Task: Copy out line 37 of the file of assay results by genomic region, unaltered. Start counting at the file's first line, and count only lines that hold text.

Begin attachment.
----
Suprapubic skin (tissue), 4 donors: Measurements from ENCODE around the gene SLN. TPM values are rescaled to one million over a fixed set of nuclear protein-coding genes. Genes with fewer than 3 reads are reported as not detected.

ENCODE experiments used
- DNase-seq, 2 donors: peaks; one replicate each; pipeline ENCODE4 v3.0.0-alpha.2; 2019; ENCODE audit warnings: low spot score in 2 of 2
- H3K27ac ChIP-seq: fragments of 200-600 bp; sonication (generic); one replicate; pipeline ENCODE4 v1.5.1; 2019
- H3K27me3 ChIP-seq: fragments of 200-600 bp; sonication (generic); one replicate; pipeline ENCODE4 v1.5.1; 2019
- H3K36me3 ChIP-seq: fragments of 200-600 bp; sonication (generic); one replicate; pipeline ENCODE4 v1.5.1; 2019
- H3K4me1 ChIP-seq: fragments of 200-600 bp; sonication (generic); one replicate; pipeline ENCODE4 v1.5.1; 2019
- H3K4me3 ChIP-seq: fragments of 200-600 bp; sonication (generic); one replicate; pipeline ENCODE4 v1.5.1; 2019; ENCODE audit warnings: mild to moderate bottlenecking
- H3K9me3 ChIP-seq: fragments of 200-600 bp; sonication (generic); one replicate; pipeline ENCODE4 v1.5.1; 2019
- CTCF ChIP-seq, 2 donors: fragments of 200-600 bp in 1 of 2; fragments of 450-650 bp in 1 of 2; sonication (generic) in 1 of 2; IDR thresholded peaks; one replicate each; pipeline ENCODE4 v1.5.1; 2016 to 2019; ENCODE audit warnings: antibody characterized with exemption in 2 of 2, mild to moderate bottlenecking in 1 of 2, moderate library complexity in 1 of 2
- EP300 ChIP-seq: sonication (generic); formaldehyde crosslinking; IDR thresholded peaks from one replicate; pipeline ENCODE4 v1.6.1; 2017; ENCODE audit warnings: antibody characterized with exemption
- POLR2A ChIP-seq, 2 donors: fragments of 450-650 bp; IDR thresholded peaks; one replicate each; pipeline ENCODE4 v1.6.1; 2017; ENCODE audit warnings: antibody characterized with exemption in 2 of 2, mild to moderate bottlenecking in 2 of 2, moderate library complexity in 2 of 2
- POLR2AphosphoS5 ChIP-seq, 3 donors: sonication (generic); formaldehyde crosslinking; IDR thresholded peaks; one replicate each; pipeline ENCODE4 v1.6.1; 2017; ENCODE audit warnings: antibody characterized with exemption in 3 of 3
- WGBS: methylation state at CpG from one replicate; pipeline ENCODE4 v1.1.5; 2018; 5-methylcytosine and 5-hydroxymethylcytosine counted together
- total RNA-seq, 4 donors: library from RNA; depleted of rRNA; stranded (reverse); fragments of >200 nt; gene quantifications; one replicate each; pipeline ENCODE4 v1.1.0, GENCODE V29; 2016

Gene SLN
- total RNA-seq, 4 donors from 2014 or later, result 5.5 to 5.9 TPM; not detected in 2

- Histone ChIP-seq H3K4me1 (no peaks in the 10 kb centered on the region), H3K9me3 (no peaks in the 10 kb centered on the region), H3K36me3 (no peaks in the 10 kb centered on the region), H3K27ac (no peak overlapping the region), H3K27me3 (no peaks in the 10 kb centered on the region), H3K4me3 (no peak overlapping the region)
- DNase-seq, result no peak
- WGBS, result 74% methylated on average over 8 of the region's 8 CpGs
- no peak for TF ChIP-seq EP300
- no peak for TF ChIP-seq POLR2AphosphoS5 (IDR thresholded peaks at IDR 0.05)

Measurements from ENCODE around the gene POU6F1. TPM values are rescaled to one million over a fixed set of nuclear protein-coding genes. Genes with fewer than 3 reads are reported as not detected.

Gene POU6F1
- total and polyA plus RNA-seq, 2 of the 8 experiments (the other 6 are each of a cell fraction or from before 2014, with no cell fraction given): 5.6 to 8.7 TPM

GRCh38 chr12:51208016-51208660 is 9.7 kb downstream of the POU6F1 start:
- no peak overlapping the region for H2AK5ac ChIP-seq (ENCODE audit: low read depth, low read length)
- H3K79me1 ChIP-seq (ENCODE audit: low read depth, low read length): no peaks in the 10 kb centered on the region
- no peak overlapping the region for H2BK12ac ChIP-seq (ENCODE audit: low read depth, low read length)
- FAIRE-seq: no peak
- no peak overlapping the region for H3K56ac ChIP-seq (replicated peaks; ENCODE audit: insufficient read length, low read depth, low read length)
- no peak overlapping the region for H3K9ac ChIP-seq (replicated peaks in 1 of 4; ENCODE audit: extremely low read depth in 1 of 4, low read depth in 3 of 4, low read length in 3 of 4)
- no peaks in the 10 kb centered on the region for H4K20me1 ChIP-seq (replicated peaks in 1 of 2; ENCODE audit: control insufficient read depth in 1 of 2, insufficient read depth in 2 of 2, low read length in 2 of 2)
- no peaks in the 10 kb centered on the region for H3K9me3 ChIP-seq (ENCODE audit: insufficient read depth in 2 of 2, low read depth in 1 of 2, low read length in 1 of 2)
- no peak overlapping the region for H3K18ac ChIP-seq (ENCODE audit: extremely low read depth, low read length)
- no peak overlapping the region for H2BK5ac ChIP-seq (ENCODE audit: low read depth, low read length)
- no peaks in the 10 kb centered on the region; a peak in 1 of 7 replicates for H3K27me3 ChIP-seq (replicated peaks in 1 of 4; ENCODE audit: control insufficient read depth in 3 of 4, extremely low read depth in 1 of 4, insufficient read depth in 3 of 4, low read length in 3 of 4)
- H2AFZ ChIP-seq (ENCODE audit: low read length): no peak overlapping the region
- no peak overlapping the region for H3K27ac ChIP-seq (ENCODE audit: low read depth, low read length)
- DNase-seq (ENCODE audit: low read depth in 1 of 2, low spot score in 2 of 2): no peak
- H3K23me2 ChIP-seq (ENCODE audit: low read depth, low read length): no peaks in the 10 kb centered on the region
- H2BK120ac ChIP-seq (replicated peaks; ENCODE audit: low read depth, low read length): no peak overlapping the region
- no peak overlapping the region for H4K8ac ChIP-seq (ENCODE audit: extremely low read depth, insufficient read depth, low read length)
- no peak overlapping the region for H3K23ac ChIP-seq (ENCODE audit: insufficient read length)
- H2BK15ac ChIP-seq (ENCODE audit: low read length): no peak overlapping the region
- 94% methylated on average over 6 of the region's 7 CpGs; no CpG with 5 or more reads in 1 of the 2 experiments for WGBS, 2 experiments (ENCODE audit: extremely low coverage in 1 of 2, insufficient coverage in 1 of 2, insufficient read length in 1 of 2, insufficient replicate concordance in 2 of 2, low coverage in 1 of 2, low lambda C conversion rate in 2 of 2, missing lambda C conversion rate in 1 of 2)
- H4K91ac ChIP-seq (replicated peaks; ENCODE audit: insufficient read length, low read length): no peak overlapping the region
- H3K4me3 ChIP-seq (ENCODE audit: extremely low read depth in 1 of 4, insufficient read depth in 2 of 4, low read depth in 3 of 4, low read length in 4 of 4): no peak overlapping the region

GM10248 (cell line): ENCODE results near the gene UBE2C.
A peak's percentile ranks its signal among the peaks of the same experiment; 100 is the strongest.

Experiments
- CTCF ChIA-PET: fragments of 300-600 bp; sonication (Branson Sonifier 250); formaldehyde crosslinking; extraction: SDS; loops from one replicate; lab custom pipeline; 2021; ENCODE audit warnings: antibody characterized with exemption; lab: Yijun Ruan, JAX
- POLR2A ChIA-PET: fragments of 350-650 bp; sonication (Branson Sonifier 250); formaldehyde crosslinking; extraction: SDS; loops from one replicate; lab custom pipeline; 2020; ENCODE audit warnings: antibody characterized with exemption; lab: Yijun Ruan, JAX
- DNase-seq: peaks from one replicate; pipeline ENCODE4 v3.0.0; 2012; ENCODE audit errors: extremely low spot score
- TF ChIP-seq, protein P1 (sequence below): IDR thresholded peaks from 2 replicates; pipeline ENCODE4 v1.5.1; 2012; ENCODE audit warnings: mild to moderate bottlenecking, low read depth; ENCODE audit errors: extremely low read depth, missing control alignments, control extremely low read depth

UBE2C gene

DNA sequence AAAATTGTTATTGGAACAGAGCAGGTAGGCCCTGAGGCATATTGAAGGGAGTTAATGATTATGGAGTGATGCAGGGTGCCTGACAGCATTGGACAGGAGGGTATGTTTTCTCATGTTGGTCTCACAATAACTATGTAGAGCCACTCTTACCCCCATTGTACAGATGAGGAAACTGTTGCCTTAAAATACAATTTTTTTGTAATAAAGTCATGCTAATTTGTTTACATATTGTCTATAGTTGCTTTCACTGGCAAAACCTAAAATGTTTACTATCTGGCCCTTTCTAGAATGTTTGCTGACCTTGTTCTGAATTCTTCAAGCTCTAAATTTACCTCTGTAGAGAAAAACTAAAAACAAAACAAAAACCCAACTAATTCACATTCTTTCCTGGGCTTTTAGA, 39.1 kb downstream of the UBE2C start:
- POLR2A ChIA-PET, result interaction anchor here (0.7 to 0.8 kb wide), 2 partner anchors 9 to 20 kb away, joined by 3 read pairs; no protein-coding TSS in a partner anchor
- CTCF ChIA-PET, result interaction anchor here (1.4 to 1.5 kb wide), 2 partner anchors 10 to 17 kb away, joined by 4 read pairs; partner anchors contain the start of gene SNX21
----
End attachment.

- no peaks in the 10 kb centered on the region; a peak in 1 of 7 replicates for H3K27me3 ChIP-seq (replicated peaks in 1 of 4; ENCODE audit: control insufficient read depth in 3 of 4, extremely low read depth in 1 of 4, insufficient read depth in 3 of 4, low read length in 3 of 4)